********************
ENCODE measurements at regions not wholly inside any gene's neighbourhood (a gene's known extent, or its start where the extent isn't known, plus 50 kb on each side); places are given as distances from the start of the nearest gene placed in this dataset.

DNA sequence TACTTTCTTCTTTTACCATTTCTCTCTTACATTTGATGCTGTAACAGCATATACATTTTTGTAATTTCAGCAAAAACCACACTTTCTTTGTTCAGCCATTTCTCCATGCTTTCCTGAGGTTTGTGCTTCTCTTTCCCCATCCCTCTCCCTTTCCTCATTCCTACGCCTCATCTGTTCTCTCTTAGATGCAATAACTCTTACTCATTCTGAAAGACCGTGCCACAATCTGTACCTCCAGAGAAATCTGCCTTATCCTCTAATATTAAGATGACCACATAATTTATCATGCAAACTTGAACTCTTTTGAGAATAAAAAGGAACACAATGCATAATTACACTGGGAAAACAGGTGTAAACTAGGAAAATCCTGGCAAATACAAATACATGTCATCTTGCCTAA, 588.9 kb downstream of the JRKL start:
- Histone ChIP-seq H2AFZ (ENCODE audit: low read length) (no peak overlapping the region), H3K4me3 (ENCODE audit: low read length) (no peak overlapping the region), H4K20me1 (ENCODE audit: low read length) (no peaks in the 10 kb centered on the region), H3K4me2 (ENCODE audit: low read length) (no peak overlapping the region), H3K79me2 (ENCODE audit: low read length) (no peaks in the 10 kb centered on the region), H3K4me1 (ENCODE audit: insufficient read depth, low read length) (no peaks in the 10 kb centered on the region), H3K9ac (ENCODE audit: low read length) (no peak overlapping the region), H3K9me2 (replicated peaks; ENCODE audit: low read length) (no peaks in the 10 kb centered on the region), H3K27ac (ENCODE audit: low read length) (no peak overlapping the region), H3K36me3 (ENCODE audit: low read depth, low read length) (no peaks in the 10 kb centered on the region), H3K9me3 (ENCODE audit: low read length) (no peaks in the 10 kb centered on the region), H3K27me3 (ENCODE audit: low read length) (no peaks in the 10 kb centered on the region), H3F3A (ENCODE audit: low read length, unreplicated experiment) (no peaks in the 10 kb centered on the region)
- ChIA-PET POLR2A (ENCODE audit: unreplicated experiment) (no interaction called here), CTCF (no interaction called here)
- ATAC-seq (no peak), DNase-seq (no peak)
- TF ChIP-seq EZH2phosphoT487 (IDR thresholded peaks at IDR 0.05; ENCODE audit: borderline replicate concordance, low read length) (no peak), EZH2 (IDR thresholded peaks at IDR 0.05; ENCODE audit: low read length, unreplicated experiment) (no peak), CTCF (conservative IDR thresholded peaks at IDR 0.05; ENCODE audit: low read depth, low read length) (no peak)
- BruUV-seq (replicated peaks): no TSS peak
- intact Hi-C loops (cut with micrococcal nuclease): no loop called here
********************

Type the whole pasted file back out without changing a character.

ENCODE measurements at regions not wholly inside any gene's neighbourhood (a gene's known extent, or its start where the extent isn't known, plus 50 kb on each side); places are given as distances from the start of the nearest gene placed in this dataset.

DNA sequence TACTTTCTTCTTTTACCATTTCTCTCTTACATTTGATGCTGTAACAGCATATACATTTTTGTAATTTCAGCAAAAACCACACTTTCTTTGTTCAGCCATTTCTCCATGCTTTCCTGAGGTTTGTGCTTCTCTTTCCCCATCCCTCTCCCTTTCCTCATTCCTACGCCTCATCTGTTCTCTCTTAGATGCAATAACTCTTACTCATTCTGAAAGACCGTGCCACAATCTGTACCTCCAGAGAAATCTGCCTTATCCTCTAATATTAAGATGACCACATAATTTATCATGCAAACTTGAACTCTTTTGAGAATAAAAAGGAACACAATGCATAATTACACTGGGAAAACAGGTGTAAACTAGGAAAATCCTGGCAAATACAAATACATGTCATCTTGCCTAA, 588.9 kb downstream of the JRKL start:
- Histone ChIP-seq H2AFZ (ENCODE audit: low read length) (no peak overlapping the region), H3K4me3 (ENCODE audit: low read length) (no peak overlapping the region), H4K20me1 (ENCODE audit: low read length) (no peaks in the 10 kb centered on the region), H3K4me2 (ENCODE audit: low read length) (no peak overlapping the region), H3K79me2 (ENCODE audit: low read length) (no peaks in the 10 kb centered on the region), H3K4me1 (ENCODE audit: insufficient read depth, low read length) (no peaks in the 10 kb centered on the region), H3K9ac (ENCODE audit: low read length) (no peak overlapping the region), H3K9me2 (replicated peaks; ENCODE audit: low read length) (no peaks in the 10 kb centered on the region), H3K27ac (ENCODE audit: low read length) (no peak overlapping the region), H3K36me3 (ENCODE audit: low read depth, low read length) (no peaks in the 10 kb centered on the region), H3K9me3 (ENCODE audit: low read length) (no peaks in the 10 kb centered on the region), H3K27me3 (ENCODE audit: low read length) (no peaks in the 10 kb centered on the region), H3F3A (ENCODE audit: low read length, unreplicated experiment) (no peaks in the 10 kb centered on the region)
- ChIA-PET POLR2A (ENCODE audit: unreplicated experiment) (no interaction called here), CTCF (no interaction called here)
- ATAC-seq (no peak), DNase-seq (no peak)
- TF ChIP-seq EZH2phosphoT487 (IDR thresholded peaks at IDR 0.05; ENCODE audit: borderline replicate concordance, low read length) (no peak), EZH2 (IDR thresholded peaks at IDR 0.05; ENCODE audit: low read length, unreplicated experiment) (no peak), CTCF (conservative IDR thresholded peaks at IDR 0.05; ENCODE audit: low read depth, low read length) (no peak)
- BruUV-seq (replicated peaks): no TSS peak
- intact Hi-C loops (cut with micrococcal nuclease): no loop called here